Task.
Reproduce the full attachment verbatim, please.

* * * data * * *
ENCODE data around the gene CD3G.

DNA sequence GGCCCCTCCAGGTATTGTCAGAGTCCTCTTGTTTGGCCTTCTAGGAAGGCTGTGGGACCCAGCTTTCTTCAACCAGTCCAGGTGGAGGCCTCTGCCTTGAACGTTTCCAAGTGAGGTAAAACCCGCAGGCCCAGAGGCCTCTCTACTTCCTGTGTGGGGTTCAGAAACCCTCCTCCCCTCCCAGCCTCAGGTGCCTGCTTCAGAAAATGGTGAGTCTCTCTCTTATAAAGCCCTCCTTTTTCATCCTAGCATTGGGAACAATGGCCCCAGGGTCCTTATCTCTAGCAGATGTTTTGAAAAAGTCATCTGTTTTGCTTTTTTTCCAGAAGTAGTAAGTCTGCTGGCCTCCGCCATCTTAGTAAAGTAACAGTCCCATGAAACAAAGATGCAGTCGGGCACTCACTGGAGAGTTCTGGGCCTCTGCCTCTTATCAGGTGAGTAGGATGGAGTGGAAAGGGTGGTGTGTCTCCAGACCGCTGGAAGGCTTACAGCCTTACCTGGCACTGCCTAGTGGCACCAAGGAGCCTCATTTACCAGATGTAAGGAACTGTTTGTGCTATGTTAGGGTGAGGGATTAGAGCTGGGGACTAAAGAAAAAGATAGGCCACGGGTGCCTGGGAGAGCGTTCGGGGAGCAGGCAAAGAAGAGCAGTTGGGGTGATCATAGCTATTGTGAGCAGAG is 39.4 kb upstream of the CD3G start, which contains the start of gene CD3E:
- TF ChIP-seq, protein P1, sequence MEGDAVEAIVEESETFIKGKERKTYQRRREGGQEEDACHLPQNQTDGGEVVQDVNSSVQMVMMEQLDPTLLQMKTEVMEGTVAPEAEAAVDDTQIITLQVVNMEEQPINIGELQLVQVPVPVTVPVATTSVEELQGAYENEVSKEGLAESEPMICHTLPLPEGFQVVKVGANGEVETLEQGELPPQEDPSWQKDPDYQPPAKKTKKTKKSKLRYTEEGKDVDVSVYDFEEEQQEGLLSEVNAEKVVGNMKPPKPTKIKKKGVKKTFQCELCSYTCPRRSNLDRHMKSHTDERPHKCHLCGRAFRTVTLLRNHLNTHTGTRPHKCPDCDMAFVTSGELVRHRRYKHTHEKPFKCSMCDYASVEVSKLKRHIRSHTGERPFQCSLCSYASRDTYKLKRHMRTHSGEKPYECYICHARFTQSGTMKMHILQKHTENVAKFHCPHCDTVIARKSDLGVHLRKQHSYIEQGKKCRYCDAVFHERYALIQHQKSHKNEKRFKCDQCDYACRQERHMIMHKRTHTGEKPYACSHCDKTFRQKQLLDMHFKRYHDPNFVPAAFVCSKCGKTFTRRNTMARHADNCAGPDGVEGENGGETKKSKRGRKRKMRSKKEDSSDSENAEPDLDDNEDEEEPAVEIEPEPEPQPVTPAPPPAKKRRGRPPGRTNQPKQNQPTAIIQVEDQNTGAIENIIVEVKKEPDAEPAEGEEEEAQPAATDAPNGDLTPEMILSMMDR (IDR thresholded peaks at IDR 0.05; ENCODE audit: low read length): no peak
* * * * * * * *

ENCODE data around the gene CD3G.

DNA sequence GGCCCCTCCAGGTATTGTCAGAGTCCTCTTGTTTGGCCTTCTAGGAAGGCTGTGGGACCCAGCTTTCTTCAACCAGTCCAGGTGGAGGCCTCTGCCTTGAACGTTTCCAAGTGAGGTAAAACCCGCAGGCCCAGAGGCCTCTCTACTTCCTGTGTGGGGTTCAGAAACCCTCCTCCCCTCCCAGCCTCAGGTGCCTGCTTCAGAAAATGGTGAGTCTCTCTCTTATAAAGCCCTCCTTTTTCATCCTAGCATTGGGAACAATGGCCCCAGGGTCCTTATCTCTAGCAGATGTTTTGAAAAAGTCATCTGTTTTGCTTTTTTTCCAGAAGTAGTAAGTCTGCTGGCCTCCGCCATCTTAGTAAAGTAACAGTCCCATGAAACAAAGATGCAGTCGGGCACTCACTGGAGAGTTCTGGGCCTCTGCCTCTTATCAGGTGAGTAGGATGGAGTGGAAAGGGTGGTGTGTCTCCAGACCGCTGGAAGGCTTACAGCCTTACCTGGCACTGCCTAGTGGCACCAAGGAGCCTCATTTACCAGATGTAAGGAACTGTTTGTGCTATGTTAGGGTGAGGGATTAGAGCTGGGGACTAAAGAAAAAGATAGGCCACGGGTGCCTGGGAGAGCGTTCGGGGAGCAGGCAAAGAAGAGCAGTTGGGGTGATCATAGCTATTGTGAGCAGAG is 39.4 kb upstream of the CD3G start, which contains the start of gene CD3E:
- TF ChIP-seq, protein P1, sequence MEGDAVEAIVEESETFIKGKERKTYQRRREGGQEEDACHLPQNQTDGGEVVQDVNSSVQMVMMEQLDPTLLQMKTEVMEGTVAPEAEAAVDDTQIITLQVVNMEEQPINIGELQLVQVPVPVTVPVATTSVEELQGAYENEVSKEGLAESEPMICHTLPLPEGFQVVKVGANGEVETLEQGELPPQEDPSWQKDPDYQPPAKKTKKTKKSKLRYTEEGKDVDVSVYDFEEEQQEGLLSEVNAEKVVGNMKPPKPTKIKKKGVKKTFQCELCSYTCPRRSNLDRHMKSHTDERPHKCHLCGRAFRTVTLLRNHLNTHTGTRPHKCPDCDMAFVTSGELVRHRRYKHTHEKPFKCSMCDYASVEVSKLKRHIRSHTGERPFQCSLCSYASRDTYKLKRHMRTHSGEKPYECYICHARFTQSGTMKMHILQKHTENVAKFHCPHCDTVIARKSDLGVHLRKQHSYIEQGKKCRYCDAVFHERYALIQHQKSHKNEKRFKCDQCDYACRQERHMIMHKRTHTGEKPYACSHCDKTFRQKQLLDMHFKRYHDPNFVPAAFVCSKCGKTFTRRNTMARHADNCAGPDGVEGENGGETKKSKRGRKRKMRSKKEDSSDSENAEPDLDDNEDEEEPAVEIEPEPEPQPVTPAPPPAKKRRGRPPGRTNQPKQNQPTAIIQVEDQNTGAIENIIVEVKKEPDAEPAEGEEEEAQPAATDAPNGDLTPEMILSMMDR (IDR thresholded peaks at IDR 0.05; ENCODE audit: low read length): no peak